We have posted previous articles about the “A” word topic, and it has been the subject of previous North Shore News editorials(https://nvcityvoices.wordpress.com/2015/06/08/come-together-re-amalgamation-ns-news/). What do we know? We know that the subject has come up at Council previously – in 1928 and 1981 referendum bylaws were prepared. We know that there was much discussion in 2014 when the notion of “restructuring” came up at Council – and it was soundly rejected by the Mayor and Councillor Keating. We know that with the current Council majority it’s unlikely that a motion for another ‘look’ would be approved. Time for us to demand more of our City Council.
from the North Shore News today:
It’s been 125 years, give or take a few days, since North Shore residents had a local government they could vote for, pay taxes to, receive services from, and gripe about.
On Aug. 10, 1891, the District of North Vancouver was incorporated by the province, spanning the entire North Shore. We wish the district the happiest of birthdays.
Of course, the original party was cut relatively short in 1907 when a group of landowners persuaded the province to give them a city of their own centred along Lonsdale Avenue.
We live with the consequences of that baffling decision today.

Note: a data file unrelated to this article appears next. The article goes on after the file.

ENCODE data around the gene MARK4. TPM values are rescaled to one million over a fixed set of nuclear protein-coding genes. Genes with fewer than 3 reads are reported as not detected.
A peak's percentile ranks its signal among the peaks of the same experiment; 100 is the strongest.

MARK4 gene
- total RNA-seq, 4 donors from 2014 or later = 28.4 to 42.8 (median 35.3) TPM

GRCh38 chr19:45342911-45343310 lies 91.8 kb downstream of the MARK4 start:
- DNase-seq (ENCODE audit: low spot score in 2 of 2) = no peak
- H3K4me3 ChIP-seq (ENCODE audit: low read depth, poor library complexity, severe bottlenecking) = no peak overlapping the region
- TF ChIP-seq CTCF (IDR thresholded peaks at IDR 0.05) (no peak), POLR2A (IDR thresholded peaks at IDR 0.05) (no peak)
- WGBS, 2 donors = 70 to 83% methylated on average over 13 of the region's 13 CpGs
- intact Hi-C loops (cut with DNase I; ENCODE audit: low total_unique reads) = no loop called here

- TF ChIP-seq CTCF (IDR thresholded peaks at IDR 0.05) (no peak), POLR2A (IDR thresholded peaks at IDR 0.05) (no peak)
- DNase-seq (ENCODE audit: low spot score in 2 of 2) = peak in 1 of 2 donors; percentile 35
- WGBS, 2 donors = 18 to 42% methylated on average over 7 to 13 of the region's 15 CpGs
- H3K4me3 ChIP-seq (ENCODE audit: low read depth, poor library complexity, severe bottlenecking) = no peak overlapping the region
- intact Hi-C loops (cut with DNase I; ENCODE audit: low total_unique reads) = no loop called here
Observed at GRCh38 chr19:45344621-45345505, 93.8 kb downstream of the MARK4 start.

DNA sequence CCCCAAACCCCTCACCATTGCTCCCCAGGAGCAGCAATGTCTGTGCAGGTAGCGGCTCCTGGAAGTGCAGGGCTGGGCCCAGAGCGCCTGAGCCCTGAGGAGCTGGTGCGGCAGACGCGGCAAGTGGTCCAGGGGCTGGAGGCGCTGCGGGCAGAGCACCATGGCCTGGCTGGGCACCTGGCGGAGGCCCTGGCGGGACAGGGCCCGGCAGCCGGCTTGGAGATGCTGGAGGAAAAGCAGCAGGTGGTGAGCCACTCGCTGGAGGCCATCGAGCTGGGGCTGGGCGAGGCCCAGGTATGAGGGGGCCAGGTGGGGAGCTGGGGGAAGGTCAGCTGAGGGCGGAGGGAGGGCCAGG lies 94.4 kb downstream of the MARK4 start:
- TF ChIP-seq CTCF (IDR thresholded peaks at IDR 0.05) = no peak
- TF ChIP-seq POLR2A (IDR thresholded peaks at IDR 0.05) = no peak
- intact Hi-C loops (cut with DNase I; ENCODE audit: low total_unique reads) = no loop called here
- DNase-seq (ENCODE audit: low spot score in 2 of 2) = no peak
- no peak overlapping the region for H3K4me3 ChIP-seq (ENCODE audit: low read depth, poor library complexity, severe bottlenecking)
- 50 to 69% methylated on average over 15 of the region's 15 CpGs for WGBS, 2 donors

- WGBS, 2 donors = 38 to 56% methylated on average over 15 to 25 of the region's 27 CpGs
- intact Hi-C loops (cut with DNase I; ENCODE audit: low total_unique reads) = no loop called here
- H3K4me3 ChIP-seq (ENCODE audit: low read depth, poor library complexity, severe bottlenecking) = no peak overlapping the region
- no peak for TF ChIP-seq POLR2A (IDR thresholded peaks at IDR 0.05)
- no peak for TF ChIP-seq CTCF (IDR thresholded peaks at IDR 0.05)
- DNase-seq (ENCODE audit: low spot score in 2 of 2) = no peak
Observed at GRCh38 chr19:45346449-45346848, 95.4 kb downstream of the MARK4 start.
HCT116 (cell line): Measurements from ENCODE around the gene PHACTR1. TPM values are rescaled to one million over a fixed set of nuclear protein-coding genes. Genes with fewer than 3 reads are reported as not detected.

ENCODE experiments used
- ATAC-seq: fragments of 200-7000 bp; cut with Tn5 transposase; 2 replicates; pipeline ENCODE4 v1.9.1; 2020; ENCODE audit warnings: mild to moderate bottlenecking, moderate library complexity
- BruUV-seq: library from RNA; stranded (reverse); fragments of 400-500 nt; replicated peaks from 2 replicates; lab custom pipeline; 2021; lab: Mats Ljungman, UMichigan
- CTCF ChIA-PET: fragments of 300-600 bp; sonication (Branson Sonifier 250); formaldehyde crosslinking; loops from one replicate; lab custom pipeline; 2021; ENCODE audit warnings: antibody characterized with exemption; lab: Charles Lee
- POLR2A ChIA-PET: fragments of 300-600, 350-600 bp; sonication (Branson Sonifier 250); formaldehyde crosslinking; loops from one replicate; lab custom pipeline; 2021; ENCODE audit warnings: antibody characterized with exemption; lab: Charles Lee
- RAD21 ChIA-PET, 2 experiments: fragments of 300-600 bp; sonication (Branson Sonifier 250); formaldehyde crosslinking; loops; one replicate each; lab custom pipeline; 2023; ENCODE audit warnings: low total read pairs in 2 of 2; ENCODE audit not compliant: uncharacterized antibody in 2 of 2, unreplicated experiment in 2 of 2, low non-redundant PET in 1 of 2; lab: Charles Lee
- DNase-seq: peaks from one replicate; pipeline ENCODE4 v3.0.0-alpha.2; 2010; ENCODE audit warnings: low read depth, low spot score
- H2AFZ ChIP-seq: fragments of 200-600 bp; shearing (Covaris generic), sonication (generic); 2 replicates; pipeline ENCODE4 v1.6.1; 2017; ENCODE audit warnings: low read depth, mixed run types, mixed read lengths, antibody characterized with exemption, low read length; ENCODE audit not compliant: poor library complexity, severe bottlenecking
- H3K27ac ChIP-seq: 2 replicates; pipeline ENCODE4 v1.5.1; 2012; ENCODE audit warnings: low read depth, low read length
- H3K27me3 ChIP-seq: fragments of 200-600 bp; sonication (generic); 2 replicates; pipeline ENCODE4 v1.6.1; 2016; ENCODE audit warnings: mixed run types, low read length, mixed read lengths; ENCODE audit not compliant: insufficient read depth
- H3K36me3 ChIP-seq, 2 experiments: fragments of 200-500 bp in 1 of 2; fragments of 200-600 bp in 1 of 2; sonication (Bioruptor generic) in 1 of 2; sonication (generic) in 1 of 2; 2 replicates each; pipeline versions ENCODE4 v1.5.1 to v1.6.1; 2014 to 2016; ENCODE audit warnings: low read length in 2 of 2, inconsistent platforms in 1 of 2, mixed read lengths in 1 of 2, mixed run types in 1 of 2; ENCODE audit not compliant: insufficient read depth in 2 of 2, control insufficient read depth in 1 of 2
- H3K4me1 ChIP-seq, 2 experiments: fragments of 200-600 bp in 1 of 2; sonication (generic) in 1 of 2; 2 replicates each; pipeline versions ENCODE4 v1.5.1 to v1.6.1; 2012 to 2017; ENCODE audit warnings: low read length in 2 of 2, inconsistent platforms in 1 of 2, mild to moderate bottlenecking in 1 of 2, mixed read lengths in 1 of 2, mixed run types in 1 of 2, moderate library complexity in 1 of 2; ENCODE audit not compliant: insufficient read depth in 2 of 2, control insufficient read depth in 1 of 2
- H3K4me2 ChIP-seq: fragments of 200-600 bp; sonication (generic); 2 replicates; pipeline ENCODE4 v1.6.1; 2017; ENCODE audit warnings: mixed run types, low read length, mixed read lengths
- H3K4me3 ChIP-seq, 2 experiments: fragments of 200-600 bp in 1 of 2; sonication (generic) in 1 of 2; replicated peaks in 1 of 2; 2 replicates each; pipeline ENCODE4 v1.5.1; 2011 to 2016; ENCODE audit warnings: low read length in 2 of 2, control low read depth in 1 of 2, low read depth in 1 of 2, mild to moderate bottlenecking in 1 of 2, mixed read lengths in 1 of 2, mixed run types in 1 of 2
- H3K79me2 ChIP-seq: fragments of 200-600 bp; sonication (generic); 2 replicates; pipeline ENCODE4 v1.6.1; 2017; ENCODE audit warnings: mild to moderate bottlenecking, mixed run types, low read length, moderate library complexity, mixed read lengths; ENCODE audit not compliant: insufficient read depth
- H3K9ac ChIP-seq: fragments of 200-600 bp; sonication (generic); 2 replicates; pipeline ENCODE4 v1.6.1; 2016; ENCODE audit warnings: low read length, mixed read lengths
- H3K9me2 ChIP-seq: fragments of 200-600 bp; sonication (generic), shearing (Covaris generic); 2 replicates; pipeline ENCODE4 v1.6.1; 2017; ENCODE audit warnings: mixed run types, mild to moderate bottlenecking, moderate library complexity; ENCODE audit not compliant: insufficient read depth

When you drive from the Ironworkers Memorial Second Narrows Crossing bridgehead to Capilano Road, you travel between the District and City of North Vancouver five times. Roughly 45 per cent of the highway is in the city, but only district council is being asked to step up and fix the awful problems of congestion with expensive new interchanges and bridges.
Some naively argue that amalgamation would bring about fabulous cost reductions. It wouldn’t. If history serves as any indicator, costs for taxpayers will go up as a result.
But we aren’t just taxpayers. We’re citizens and citizens demand more than low tax bills. We demand good government. This bizarre, snaking border divides our common interests as much as it divides our community.
We’d argue the best birthday gift we could give ourselves is a sober, fresh look at amalgamation.
At the tender age of 125, it’s high time North Vancouver started taking better care of itself.